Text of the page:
A federal judge in Pensacola declared the health care reform law unconstitutional Monday, agreeing with the arguments in a lawsuit brought by 26 states, including Georgia.
U.S. District Judge Roger Vinson ruled that the insurance mandate provision — requiring individuals to purchase health coverage or face a financial penalty — exceeds Congress’ power to regulate commerce.
The final venue in the battle over the law may be the U.S. Supreme Court. As the Associated Press points out, a federal judge in Virginia has also ruled that the insurance mandate violates the Constitution, but two other federal judges have ruled to the contrary, upholding the insurance requirement.
The Justice Department said it disagreed with the ruling and vowed to appeal. U.S. House Speaker John Boehner, an Ohio Republican, praised the decision. The House, with a new Republican majority, recently voted to repeal the Affordable Care Act, but the Democratic-controlled Senate is unlikely to go the same route.
In his ruling, Judge Vinson went further than the judge in Virginia and declared the entire health care law unconstitutional. He said the whole law “must be declared void” because the mandate to carry insurance is “not severable” from the rest of the law, the Wall Street Journal reported.
But Vinson also said he would allow the law to remain in effect while the Obama administration appeals his ruling, a process that could take two years, the New York Times reported.
The judge rejected a second claim by the plaintiffs, that the new law violates state sovereignty by requiring states to pay for a fractional share of a Medicaid expansion that is scheduled for 2014, the Times said.
Judge Vinson, whose ruling was the first to address that question, dismissed the contention that states were being illegally coerced by the federal government. He said they always have the option to withdraw from Medicaid, a program for the poor and disabled that’s jointly financed by the states and the federal government.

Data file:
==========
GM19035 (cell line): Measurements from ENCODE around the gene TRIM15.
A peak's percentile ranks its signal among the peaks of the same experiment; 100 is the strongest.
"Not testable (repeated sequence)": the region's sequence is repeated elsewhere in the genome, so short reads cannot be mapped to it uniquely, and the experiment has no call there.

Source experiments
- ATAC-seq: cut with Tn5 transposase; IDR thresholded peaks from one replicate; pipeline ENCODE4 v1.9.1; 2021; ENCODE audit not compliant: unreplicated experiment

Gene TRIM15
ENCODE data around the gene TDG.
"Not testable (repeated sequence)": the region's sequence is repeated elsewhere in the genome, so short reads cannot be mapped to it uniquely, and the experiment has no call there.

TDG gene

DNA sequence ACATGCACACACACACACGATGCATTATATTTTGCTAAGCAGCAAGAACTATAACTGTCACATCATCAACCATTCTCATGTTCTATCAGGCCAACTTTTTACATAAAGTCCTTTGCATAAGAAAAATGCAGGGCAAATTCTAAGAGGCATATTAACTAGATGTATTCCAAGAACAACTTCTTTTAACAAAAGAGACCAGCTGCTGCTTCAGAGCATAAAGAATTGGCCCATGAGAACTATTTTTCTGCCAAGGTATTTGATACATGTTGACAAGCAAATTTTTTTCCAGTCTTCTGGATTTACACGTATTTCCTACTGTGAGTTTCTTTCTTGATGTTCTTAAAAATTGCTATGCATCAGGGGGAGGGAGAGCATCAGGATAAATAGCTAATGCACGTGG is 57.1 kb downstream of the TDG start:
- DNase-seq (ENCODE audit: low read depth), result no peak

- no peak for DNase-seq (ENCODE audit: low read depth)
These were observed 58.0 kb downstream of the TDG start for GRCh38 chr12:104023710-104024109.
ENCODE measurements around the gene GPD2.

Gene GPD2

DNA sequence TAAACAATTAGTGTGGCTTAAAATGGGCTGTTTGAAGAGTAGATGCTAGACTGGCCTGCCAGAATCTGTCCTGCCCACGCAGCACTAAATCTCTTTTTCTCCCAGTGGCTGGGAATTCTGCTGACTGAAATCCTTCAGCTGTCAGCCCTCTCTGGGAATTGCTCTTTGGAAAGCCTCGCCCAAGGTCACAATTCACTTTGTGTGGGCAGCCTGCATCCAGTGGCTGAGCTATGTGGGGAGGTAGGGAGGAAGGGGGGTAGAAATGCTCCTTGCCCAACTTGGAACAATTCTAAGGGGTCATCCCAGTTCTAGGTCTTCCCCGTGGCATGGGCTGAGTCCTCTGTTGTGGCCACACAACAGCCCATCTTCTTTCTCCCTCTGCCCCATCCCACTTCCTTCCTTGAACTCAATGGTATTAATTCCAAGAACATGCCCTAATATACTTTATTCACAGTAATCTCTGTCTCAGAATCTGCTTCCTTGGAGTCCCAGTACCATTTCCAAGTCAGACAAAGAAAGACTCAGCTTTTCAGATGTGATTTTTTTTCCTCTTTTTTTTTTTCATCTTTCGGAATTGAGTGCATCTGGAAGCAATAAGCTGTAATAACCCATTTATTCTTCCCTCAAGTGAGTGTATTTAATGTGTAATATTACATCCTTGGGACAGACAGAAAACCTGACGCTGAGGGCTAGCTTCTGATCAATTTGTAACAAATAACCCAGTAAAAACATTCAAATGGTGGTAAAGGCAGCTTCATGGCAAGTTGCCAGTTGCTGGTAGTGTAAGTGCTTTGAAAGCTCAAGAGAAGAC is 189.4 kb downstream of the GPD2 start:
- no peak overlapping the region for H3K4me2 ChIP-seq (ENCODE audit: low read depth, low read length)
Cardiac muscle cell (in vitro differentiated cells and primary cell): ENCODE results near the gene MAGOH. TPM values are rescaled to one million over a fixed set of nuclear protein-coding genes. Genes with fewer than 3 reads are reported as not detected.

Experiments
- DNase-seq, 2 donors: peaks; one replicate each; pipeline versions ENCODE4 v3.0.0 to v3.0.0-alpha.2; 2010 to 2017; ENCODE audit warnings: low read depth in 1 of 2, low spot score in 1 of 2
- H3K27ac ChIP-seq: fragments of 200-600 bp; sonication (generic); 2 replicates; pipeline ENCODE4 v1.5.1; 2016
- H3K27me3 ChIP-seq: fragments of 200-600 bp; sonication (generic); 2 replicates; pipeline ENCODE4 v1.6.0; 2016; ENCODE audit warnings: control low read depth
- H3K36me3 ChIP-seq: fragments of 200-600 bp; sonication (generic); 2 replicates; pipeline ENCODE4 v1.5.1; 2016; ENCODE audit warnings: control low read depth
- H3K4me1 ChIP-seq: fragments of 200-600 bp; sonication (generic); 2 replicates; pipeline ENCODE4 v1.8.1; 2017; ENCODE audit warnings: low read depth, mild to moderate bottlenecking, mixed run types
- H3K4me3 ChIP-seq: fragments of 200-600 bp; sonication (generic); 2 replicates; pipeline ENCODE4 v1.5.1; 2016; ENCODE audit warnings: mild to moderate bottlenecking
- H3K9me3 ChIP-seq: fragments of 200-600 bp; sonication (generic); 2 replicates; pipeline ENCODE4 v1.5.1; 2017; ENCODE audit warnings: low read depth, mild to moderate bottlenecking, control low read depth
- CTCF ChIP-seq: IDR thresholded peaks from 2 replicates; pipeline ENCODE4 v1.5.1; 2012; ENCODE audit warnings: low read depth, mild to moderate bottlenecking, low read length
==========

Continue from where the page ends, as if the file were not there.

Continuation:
Washington, D.C.-based consumer advocacy group Families USA issued a statement criticizing Vinson’s ruling against the reform law. The group said consumer protections and other provisions of the law are too important to lose.
“If this decision were allowed to stand, it would have devastating consequences for America’s families,’’ said Ron Pollack, the group’s executive director. “Children with pre-existing conditions would once again be denied access to health care; insurers could take away health coverage and reinstate lifetime limits on coverage; small businesses would once again be priced out of the market; and seniors would lose their access to no-cost preventive services and help with the cost of prescription drugs.’’
The National Federation of Independent Business, which represents small businesses, had joined the 26 states in the widely watched litigation.
Kaiser Health News provides a copy of the 78-page decision.
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